The ECCJ also has broad access and standing rules allowing individuals and NGOs to by-pass national courts and file directly to the regional court. This followed the Court’s ruling in Olajide Afolabi v. Federal Republic of Nigeria.
The expanded mandate of the court – allowing for individual access; the open-ended legal norms application by the court;3and the absence of the requirement for exhaustion of local remedies as a prerequisite for admissibility of a complaint4 - collectively give the ECOWAS Court the broadest authority of all the human rights tribunals in the world. The authority, coupled with the court’s mandate to hold at least two (2) mobile sessions in a year;5 and the recent court directive requiring member states to indicate the competent national authority with the mandate to enforce the decisions of the court against the specific member state – strategically place the court to play a critical role in advancing accountability for victims of gross human rights violations, and in the fight against impunity.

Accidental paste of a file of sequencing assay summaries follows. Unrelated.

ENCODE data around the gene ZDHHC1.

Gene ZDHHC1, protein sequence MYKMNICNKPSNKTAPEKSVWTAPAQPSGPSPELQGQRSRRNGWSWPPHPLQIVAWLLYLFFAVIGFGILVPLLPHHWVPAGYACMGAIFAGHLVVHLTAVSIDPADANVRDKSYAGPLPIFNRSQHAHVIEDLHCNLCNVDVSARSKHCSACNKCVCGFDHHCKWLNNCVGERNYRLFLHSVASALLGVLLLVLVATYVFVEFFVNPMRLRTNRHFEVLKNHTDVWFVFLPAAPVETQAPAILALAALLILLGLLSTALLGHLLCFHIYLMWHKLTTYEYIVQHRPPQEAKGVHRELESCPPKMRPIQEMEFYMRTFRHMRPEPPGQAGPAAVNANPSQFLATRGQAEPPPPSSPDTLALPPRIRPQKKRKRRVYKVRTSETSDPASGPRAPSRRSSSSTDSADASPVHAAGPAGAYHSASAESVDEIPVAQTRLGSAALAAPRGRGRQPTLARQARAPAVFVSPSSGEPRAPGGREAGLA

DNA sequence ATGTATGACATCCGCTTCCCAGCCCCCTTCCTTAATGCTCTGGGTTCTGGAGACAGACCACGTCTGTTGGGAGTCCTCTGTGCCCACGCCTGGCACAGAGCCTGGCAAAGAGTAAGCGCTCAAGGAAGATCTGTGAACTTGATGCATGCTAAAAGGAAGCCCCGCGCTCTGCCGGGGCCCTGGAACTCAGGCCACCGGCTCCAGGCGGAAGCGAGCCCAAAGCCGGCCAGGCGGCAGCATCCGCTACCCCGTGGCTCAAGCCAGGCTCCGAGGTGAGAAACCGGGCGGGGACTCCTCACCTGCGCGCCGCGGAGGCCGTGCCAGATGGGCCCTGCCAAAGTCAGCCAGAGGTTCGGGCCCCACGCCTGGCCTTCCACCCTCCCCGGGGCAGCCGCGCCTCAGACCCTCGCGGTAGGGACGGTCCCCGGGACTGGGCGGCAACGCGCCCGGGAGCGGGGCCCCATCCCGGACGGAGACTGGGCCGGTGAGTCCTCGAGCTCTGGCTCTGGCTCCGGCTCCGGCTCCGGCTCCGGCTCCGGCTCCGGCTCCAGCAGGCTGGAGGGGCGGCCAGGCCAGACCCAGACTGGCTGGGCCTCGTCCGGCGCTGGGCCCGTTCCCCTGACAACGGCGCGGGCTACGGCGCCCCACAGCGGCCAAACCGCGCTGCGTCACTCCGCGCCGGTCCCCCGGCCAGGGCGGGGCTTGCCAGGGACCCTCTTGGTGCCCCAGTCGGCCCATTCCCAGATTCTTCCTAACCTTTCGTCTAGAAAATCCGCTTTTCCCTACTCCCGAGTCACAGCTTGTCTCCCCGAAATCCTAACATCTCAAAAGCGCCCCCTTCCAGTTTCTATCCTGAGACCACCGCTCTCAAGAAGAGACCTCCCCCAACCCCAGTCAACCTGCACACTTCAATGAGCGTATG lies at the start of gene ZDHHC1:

The Proposed Restructuring of the ECOWAS Community Court of Justice
In a bid to restructure the Commission of the Economic Community of West African States, with a view of ensuring efficiency; several recommendations have been made, including inter alia the need for the reduction of the number of statutory appointed positions across all institutions of the Commission.
One of the institutions affected by this proposed reduction is the ECCJ. It is proposed that the total number of judges at the Court be reduced from the current seven (7), to five (5) judges.